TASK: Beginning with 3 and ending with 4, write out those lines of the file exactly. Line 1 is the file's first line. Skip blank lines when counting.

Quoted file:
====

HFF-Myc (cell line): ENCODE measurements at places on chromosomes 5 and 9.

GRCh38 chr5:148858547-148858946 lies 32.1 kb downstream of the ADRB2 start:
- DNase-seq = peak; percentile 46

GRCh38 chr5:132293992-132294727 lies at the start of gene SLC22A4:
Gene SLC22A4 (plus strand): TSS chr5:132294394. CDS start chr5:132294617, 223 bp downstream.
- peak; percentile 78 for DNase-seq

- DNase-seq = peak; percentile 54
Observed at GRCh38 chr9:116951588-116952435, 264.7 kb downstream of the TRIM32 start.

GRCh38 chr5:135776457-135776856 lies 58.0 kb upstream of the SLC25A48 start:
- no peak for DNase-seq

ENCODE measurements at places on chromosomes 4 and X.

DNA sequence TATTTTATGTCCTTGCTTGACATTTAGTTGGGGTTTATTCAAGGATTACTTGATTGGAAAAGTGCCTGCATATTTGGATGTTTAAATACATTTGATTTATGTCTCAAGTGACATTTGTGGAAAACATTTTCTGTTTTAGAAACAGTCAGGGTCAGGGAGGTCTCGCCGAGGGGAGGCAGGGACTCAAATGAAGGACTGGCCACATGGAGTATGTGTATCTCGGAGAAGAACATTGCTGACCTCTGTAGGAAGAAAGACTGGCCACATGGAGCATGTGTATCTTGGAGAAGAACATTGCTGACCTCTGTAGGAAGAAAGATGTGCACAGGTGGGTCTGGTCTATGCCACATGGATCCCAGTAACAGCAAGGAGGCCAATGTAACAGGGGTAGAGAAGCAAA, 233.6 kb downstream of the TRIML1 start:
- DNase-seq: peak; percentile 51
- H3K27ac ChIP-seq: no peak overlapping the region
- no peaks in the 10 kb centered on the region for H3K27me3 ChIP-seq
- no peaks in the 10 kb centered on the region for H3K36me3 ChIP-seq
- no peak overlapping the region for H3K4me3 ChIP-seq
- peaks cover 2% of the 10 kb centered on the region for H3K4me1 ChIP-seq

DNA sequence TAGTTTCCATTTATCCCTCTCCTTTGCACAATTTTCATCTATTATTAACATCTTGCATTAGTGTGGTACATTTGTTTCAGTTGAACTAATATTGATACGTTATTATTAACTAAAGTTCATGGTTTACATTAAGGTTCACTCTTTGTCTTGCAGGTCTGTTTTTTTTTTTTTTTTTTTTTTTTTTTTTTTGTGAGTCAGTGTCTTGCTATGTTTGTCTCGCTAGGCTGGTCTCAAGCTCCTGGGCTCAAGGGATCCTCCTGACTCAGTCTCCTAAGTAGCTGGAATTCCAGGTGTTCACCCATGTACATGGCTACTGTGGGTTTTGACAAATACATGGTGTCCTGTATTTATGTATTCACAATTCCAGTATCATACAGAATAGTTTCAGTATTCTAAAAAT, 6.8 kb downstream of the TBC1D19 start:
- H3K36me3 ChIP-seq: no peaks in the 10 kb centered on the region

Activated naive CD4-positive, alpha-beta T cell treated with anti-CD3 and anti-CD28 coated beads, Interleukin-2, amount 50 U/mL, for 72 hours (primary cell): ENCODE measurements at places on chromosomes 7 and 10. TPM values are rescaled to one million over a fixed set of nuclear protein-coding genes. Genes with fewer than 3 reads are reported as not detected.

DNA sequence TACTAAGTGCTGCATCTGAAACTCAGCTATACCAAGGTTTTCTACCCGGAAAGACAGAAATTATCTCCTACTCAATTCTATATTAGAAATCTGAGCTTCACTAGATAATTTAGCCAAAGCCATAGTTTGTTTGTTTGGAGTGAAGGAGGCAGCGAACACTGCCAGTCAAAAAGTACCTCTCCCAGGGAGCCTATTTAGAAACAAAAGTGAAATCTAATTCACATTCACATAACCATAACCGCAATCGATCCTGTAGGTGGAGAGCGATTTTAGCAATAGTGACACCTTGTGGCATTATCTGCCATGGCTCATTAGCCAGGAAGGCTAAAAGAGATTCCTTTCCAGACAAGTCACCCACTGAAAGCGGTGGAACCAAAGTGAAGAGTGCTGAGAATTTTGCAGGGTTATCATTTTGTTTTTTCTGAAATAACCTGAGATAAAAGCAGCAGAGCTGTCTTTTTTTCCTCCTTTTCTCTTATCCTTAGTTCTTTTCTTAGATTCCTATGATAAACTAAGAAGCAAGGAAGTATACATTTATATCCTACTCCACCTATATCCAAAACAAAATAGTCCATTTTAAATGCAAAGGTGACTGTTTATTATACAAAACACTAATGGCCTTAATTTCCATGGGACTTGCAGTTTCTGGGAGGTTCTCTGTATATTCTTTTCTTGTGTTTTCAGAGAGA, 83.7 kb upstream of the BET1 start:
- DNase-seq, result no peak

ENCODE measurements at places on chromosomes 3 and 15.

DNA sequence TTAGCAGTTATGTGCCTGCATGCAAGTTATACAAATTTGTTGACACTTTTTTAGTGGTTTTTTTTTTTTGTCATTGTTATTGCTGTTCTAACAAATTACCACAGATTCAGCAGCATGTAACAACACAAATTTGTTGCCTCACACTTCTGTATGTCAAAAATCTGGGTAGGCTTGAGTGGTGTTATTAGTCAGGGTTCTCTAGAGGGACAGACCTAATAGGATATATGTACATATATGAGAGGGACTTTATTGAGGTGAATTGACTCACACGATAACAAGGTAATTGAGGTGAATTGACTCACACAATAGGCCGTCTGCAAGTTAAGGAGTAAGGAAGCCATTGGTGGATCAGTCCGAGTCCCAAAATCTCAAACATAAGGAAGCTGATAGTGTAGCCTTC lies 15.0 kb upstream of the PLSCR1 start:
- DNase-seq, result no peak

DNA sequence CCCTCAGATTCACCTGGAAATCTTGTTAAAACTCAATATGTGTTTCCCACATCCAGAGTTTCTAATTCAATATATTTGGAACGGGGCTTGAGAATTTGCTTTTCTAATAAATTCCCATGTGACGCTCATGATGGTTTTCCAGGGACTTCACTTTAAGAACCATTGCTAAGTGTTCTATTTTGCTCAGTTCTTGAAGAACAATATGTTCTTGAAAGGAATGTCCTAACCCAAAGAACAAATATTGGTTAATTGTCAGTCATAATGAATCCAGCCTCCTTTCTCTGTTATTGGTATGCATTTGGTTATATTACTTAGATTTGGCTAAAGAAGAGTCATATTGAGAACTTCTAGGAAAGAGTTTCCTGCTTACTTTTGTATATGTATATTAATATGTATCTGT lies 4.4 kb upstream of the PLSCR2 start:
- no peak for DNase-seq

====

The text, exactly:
- DNase-seq = peak; percentile 46

GRCh38 chr5:132293992-132294727 lies at the start of gene SLC22A4: